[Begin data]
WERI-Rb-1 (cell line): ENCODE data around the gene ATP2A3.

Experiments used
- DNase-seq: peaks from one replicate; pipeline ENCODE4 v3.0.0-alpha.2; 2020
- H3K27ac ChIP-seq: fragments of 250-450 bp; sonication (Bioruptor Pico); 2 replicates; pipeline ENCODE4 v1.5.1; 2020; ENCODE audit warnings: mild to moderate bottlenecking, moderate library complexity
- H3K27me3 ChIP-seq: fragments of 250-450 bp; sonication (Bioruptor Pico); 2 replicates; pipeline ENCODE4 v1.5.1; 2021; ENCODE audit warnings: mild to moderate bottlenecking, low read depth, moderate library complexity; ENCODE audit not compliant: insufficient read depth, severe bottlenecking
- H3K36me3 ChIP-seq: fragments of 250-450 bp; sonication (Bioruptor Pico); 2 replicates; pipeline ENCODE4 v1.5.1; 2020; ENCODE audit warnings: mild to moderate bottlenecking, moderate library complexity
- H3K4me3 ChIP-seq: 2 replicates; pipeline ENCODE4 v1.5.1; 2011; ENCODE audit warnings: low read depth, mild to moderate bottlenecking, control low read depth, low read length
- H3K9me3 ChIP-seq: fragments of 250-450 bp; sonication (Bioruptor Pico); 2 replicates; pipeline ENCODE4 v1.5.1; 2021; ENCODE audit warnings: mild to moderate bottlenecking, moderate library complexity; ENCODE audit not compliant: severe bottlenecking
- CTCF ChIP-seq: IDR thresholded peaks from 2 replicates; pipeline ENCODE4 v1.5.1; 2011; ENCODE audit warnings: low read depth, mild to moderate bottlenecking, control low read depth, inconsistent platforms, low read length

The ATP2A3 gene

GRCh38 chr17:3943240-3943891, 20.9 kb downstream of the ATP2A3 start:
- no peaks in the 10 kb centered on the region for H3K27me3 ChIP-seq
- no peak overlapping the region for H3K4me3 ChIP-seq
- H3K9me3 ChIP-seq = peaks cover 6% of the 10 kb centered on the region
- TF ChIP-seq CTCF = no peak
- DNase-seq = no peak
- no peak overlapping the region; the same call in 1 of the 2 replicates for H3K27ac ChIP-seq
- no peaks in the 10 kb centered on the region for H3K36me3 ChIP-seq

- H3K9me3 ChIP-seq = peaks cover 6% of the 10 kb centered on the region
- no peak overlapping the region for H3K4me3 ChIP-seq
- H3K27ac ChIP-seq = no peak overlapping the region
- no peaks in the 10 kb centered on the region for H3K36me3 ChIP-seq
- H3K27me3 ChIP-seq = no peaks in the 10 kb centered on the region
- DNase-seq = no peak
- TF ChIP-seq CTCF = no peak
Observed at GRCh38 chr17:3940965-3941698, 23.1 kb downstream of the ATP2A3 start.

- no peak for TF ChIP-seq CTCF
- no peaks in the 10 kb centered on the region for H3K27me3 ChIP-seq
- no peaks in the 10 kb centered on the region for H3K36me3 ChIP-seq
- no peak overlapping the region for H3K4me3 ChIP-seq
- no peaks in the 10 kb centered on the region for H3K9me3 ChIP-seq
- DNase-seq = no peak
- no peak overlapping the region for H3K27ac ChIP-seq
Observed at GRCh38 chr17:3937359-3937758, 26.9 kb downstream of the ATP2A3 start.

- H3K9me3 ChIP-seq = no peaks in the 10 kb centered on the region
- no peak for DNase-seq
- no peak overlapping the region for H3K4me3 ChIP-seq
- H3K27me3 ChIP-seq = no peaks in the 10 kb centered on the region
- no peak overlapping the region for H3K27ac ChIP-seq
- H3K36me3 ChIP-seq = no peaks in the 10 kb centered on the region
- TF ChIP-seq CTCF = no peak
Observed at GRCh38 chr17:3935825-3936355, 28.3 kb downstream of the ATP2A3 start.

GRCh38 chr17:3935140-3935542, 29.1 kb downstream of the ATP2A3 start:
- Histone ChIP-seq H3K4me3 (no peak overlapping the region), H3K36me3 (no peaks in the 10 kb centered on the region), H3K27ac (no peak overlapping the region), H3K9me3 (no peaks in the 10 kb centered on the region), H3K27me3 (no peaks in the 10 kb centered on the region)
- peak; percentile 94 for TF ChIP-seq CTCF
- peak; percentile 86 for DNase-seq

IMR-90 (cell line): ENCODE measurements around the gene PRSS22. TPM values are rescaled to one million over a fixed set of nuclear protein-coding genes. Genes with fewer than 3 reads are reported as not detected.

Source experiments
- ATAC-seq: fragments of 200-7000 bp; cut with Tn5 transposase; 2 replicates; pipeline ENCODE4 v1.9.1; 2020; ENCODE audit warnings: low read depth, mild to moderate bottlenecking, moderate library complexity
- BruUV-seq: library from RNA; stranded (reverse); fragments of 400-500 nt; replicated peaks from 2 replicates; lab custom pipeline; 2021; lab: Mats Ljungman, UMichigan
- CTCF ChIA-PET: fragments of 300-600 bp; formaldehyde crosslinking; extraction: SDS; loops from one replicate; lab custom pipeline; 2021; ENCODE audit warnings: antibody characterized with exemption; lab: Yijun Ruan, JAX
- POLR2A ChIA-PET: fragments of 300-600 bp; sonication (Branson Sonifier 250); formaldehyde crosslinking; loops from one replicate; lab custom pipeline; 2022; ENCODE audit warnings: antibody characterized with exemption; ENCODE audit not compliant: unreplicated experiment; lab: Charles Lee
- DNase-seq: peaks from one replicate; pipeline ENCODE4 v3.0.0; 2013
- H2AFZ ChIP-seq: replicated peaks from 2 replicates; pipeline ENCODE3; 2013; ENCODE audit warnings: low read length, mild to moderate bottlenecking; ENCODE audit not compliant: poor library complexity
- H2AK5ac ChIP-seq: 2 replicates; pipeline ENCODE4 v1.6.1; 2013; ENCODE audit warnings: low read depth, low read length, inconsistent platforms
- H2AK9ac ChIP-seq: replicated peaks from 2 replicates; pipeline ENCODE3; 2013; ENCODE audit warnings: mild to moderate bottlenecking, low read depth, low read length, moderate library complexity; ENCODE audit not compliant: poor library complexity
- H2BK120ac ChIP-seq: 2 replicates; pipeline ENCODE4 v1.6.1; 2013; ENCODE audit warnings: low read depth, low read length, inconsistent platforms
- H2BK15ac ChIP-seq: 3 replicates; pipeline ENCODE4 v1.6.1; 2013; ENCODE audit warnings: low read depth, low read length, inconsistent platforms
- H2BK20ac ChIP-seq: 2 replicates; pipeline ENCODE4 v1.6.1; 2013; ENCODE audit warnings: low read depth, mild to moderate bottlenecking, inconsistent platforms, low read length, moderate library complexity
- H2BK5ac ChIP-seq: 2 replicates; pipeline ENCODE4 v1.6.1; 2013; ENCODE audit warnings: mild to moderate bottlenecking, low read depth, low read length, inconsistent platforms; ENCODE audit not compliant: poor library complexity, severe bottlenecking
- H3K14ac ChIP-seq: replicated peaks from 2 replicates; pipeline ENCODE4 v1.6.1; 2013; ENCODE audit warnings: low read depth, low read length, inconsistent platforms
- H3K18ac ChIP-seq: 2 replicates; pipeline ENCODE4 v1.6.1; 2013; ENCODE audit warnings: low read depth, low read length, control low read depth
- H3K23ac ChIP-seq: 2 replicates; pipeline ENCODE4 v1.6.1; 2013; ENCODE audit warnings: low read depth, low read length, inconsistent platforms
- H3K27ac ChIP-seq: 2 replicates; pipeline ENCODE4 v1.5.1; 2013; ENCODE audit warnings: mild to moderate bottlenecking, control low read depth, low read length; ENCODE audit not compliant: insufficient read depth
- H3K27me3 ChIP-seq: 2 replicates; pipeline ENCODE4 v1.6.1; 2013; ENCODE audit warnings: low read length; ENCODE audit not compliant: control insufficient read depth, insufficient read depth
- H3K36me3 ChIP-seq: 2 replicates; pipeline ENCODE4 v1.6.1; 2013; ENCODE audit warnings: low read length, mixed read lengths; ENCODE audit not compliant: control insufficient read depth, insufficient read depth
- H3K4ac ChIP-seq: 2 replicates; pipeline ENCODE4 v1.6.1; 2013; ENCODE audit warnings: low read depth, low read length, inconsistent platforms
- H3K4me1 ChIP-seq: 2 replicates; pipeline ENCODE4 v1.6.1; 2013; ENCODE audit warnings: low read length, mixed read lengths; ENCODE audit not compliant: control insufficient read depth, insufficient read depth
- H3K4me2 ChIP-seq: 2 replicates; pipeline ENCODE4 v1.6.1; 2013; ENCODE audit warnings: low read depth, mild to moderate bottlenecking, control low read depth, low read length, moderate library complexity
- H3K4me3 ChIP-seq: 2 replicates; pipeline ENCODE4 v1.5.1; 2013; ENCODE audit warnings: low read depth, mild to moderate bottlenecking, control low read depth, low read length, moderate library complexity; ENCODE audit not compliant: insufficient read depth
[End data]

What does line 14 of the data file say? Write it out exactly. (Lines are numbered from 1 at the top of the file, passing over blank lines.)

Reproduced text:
- H3K9me3 ChIP-seq = peaks cover 6% of the 10 kb centered on the region